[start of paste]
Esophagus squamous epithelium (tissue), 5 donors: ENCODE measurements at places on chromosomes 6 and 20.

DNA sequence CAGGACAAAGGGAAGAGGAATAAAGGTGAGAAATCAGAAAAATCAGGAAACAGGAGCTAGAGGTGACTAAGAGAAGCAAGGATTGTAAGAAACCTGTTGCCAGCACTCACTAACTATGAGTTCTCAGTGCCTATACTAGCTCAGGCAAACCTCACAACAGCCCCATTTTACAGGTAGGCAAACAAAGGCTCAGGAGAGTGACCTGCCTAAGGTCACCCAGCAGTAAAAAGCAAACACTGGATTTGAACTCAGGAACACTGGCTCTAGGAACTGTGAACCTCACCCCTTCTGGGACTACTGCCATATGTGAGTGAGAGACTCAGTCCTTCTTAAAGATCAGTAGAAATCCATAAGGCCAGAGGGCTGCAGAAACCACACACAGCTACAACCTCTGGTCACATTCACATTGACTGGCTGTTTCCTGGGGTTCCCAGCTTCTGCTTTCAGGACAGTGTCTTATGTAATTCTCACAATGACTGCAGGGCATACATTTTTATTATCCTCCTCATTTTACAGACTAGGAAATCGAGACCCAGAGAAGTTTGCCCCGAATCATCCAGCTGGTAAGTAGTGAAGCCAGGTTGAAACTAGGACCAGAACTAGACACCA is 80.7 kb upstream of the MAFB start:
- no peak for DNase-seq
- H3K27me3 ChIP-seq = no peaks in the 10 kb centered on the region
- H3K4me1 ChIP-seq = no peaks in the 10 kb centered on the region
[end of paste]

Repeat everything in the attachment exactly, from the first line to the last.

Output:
Esophagus squamous epithelium (tissue), 5 donors: ENCODE measurements at places on chromosomes 6 and 20.

DNA sequence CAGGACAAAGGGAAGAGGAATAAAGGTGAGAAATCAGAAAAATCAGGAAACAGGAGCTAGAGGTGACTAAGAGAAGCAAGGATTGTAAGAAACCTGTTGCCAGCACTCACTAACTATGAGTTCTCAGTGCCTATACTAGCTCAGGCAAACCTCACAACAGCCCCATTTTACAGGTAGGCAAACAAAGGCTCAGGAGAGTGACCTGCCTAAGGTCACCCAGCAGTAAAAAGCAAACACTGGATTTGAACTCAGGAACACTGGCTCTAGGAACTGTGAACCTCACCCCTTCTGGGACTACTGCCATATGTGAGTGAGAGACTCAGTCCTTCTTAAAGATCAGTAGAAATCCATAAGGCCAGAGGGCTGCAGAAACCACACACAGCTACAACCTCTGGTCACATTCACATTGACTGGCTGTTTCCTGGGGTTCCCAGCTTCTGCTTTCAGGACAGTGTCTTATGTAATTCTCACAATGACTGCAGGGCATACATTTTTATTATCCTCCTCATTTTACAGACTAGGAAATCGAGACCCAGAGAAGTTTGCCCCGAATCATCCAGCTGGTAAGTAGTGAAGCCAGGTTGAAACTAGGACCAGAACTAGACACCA is 80.7 kb upstream of the MAFB start:
- no peak for DNase-seq
- H3K27me3 ChIP-seq = no peaks in the 10 kb centered on the region
- H3K4me1 ChIP-seq = no peaks in the 10 kb centered on the region